When I had to say goodbye to my beloved Molly, I thought that my past experiences with loss would see me through the difficult days ahead. I expected to be emotionally strong, because after all, Molly had been ill for some time, and I knew she was pain-free at last. I thought that all my good memories of our time together would help me recover and move past the grief. In truth, I was very strong during the first few weeks after Molly's death, and I didn't even take any time away from work. I was determined to keep going.
However, for all my fine ideas about closure, a depression set in that got progressively worse. To put it one way, I was in a very dark place. I lost interest in my hobbies. I stopped answering the phone. I didn't leave the house. I couldn't sleep, concentrate, or find the energy to do the most basic things. At first, I didn't connect the dots. I didn't see that my diminishing capacity to cope was directly related to Molly's passing - I had not allowed myself to really grieve. I knew I needed to talk to someone; but when I finally decided to open up about my feelings, I wasn't really sure how to find the right kind of support.
There seemed to be no one with whom I could share my grief. Co-workers and acquaintances would sympathize - to a degree. You know, "it's just a dog". Although I found empathy amongst my family and friends, some of whom were also suffering through the loss of their pets around the same time I was, they didn't seem to relate to where I was in my own recovery process. My parents were dealing with the loss of their Chihuahua, who was like another child to them. If we tried to discuss our mutual grief, it was a complete tear-fest. My friends only wanted to live in the past or bash the veterinarians who "could have done more". While I wanted to share their grief, it wasn't really helping me deal with mine. I decided to look for a more positive support group outside of my surroundings.
The problem was, I had built up a lot of little "myths" in my head about support groups and online forums, and those myths made me very wary about opening up to strangers. I was worried I'd encounter a bunch of negative folks, who just wanted a place to dump their baggage. Don't get me wrong: there are support groups that exist just for that purpose, and if their members feel better going there, that's all that matters. But I wanted to get OUT of my dark place, not wallow around in it. I was also concerned about being asked for money or "membership dues". It's a shame, but there are some really awful people out there who prey on the emotionally vulnerable. More than anything else, though, I was just afraid of being criticized as a "bad pet parent". How would I find compassionate, nonjudgmental people who understood what I was going through?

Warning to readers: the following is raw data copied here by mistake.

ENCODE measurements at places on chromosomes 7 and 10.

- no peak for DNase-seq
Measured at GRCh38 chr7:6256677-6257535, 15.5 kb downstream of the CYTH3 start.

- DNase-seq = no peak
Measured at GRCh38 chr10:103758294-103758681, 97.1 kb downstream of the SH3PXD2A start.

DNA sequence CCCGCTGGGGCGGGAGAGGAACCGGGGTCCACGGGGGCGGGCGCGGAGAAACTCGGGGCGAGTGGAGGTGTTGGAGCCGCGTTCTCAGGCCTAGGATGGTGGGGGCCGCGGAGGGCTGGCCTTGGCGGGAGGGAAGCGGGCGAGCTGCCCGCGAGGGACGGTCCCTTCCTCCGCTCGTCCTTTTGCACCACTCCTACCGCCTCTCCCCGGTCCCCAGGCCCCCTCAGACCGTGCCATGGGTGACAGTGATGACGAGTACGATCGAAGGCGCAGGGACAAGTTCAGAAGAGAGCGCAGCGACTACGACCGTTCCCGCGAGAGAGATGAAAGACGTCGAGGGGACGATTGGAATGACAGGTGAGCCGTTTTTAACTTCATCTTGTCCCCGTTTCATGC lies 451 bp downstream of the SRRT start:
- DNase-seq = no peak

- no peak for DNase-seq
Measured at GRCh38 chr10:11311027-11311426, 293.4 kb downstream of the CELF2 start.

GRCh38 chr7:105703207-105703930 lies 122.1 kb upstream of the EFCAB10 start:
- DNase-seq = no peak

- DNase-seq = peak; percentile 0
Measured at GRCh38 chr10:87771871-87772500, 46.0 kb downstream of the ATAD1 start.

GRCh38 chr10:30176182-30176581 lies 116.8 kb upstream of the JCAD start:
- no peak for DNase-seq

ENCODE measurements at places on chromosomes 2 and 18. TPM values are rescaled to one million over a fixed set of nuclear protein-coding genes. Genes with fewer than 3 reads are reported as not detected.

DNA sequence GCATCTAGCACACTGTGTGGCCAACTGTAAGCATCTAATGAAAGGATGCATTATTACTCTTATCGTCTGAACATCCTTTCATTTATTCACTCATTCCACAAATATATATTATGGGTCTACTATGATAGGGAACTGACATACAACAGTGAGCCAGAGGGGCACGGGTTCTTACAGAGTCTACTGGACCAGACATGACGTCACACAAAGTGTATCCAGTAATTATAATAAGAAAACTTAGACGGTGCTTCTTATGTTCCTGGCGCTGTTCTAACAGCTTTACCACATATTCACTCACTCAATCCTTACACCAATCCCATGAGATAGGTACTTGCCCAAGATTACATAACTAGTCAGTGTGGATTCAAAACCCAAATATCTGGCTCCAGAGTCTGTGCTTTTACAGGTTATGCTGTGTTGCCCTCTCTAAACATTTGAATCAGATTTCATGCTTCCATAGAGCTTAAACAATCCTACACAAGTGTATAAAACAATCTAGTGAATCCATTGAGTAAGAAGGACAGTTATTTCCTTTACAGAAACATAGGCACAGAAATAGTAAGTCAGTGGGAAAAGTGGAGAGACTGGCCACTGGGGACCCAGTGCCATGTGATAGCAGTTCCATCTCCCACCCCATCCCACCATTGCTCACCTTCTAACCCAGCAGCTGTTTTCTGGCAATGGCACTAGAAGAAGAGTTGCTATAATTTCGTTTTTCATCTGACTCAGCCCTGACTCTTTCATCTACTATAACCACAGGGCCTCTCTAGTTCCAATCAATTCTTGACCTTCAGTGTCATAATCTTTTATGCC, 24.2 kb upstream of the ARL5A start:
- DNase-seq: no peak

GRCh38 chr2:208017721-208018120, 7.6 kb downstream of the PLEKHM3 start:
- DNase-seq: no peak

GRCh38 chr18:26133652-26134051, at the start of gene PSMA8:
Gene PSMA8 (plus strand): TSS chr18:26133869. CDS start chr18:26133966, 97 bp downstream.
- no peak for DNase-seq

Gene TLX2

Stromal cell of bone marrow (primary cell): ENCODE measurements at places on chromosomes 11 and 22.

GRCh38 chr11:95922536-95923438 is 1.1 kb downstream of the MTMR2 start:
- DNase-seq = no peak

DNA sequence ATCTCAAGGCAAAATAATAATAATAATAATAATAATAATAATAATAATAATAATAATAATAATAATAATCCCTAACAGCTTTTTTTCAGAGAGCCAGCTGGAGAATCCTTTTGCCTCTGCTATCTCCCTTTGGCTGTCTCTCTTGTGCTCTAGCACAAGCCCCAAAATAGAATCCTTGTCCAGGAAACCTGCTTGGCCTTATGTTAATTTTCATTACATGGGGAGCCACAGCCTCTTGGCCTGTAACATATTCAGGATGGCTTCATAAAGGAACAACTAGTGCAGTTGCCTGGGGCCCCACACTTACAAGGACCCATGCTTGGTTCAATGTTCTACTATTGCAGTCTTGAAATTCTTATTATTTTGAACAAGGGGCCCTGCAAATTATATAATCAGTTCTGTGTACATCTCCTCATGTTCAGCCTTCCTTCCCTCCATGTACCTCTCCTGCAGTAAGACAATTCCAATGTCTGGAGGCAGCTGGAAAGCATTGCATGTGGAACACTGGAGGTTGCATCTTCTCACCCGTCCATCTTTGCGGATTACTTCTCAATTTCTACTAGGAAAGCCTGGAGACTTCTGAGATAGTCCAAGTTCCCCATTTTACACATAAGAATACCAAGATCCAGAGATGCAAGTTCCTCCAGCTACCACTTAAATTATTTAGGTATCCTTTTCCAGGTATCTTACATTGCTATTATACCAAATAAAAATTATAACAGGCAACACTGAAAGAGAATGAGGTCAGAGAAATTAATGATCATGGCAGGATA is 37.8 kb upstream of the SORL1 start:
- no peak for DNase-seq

Fortunately, I found wisdom, comfort, and support from our online Basenji community. I was able to find closure by talking to other Basenji people about their experiences. My recovery was aided by adopting another Basenji to fill my days with love and purpose. Out of all the places to revel in the ups and downs of life with our best buddies, this was the right place for me. But if our community didn't exist, what then?
According to an online article published by the Mayo Clinic, a support group should be personally beneficial and recommended by several sources. The Clinic also points out some "red flags" to watch out for, including:
- Meetings that are predominantly gripe sessions
- High fees to attend the group
- Disruptive members
- Judgment of your decisions or actions
- Keep in mind that online support groups are sometimes used to prey on vulnerable people.
- Be aware of the possibility that people may not be who they say they are, or may be trying to market a product or treatment.
- Don't let Internet use lead to isolation from your in-person social network.
If you are experiencing grief due to the loss of a pet, please know that whatever you feel is natural. Nothing can change the past, but the future has promise when you know that you don't have to grieve all alone. Take care of yourself and ask for help. There is no shame in talking to other people, especially people who care and understand because they, too, have loved and lost.